For one or two dirhams (3.6 dirhams to $1), you can ride a crowded boat from one side of the creek to the other. These boats function as taxis to locals, and you will hear Hindi, Arabic and English, etc. on the boat. Many of the owners of the spice shops are Iranian. One told me that it’s difficult to find vanilla, since it is brought only once or twice a year from Madagascar, and they had not received a shipment yet. He sold me two packages of little strands that look like cedar bark. The shops do abound in turmeric, fresh cardamom, coriander, garam masala (an Indian spice mixture used in making curry), Arabic coffee beans, gum Arabica for making rice fragrant, frankincense, and Jordanian sumac.

Other sights to see include the Dubai Museum in Al Fahidi Fort, with realistic dioramas of the old pearl divers (the original economic base of Dubai), desert scenes, the brass shops, life on the sea, the Sheikh Saeed Al Maktoum House, Jumaira Beach Park. Janine and Yasser took me (Scottie wanted to rest) to a western style bar/restaurant with a South African dance band that played great 1960s music in English, and also sang in French and Arabic. We met a group of their friends there – more men than women for a change! – and had great fun eating and dancing till past midnight. It could have been Peterson’s Corner in North San Juan with waves painted on the walls!

The shipping company where my brother-in-law worked in Dubai was downsized, because the American reconstruction materials are being shipped on American ships to Iraq. Two days before we left, he started a new job at a port in Ras al Khaimah, another Emirate 1-1/2 hours’ drive to the north. The Arab TV station, Al Arabiya, is based in Dubai. However, conversations amongst the locals focus on business.

The population of Dubai is 1.2 million, although only 12 percent are Emiratees. The rest include Indians, some of whom have been there over 15 years, Asians, Americans, British, and Germans, etc. Dubai charges no taxes and corporations can do business there easily; billboards with Microsoft, Hewlett Packard, Canon, McDonald’s etc. abound.

Restaurants serve a wide and wonderful array of both Middle Eastern and Western food. Along the creek we ate traditional Egyptian food, also tried delicious fish at a Lebanese restaurant. Supermarkets carry all kinds of American supplies (untaxed), as well as imported fruit from Asia that I had never heard of before – mangostin, a rambutan, and passion fruit. My sister and brother-in-law spoiled us with all kinds of delicious dishes – good thing we did a lot of walking while sightseeing and shopping.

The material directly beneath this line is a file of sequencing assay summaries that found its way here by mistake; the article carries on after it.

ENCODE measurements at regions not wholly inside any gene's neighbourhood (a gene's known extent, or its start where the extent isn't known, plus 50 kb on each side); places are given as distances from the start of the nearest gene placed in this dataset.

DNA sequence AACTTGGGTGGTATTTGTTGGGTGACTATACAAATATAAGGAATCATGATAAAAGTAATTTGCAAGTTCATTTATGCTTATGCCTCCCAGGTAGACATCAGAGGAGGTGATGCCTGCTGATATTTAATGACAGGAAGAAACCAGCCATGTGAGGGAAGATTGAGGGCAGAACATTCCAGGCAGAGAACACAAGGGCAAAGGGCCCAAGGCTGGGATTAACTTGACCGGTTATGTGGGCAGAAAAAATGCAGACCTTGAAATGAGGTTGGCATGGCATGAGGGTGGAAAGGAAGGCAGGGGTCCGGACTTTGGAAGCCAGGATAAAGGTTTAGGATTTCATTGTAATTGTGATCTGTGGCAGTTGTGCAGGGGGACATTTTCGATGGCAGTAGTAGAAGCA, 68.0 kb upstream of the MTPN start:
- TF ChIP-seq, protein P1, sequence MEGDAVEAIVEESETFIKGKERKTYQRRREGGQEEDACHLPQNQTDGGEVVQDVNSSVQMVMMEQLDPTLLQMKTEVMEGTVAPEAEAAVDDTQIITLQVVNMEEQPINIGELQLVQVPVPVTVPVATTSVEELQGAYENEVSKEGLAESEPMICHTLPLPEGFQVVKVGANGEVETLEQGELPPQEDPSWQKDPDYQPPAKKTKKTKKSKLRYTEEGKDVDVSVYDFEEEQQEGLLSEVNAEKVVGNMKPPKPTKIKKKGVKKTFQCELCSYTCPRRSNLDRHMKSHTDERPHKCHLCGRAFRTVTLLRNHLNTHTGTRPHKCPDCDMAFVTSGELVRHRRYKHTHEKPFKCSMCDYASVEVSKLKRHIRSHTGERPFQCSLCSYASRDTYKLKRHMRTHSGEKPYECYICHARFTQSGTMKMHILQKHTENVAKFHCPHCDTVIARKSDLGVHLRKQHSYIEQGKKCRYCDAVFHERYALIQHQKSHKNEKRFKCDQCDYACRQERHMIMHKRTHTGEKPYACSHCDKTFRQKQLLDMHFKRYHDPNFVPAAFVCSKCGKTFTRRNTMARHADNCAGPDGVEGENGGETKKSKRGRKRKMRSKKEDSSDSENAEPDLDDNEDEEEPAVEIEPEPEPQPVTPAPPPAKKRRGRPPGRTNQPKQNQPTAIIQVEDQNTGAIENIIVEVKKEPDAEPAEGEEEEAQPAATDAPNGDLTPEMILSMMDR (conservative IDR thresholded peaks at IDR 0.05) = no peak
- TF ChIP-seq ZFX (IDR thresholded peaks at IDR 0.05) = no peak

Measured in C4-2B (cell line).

After work (Janine just started a new job also as a career counselor at the American University of Dubai) she drove us to Sharja, another Emirate up the coast. Friday evening traffic delayed us for almost two hours before we reached the shopping center at about 10:30 p.m. The building spanned two blocks, with a bridge, looking something like a Venetian Ponte Vecchio. Inside, rows of shops lined the downstairs and the upstairs’ balconies. One Indian shop described the finer points of Pashmina and Shatoush shawls from the high mountains of the Himalayas. At an Irani shop, Scottie bought a beautiful Kilim rug. I thought I was good at bargaining until I tried shopping with Scottie!

One of the highlights of the trip involved practicing Bob Marley’s “Three Little Birds” on the guitar with my 16-year-old niece, Reem. She had taken some lessons, and I brought my guitar from the states. She even knew how to download music off the Internet, something I haven’t mastered yet!

Coming home – which home? Do I belong in the Middle East or California? I feel the same sense of homesickness for family in the Middle East. I muse that, if people only understood each other, their cultures, foods, habits, there would be less conflict and possibility of war. It’s all a challenge in spite of the difficulties and fatigue of travel, to open my mind to a new place, its smells, tastes, sounds, aura.

Dubai offers a sense of excitement, possibility and hope.


Tanya Rentz is a bi-lingual marriage, family therapist with practices in Auburn, Truckee and Grass Valley. She lives in Grass Valley.